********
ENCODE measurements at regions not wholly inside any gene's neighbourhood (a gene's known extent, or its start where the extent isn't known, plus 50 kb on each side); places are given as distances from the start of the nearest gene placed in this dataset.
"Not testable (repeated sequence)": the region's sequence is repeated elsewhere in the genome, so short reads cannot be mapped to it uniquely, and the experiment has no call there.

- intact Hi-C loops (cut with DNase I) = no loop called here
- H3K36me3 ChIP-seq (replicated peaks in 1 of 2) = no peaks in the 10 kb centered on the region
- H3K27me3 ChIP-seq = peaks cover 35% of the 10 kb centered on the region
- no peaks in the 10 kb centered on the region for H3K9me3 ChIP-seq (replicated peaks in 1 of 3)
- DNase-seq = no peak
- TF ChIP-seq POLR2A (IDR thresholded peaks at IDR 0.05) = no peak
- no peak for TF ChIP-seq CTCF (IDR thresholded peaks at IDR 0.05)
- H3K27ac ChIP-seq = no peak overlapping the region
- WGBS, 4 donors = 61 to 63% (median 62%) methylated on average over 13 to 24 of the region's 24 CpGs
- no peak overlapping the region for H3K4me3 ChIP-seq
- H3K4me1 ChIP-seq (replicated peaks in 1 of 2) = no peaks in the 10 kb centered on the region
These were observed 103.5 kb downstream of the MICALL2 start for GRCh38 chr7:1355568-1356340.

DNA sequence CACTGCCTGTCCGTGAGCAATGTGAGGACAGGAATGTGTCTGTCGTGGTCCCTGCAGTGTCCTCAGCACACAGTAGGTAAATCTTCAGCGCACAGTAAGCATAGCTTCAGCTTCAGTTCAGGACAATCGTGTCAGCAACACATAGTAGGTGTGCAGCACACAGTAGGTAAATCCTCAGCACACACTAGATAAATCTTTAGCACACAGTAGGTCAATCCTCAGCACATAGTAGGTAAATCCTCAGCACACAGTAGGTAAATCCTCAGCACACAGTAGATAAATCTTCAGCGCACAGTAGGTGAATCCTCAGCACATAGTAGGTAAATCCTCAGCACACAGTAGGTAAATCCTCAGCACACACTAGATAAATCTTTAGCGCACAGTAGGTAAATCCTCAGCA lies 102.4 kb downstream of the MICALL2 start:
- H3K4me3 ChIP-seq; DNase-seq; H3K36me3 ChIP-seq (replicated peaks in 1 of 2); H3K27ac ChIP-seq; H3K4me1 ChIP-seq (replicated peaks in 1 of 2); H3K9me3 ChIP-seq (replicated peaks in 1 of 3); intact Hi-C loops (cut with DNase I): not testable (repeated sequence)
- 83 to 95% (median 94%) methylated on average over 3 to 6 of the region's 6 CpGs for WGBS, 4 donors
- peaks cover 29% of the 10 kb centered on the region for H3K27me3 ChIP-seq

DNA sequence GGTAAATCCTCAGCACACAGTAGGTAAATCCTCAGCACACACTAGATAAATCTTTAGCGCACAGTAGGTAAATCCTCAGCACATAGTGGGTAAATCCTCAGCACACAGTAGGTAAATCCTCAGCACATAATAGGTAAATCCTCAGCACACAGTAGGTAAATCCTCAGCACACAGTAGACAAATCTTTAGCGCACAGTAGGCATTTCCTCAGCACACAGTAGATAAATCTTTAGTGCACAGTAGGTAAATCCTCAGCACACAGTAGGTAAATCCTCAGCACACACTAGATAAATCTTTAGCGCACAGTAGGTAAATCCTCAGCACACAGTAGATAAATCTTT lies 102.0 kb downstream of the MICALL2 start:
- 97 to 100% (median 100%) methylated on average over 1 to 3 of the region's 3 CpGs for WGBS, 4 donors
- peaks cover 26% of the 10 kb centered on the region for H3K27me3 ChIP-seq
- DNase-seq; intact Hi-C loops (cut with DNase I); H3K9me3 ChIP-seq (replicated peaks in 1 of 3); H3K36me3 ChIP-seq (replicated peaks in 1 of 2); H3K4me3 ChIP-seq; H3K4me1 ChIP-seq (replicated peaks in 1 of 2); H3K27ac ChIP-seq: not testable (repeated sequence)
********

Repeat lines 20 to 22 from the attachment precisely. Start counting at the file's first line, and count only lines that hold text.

- 97 to 100% (median 100%) methylated on average over 1 to 3 of the region's 3 CpGs for WGBS, 4 donors
- peaks cover 26% of the 10 kb centered on the region for H3K27me3 ChIP-seq
- DNase-seq; intact Hi-C loops (cut with DNase I); H3K9me3 ChIP-seq (replicated peaks in 1 of 3); H3K36me3 ChIP-seq (replicated peaks in 1 of 2); H3K4me3 ChIP-seq; H3K4me1 ChIP-seq (replicated peaks in 1 of 2); H3K27ac ChIP-seq: not testable (repeated sequence)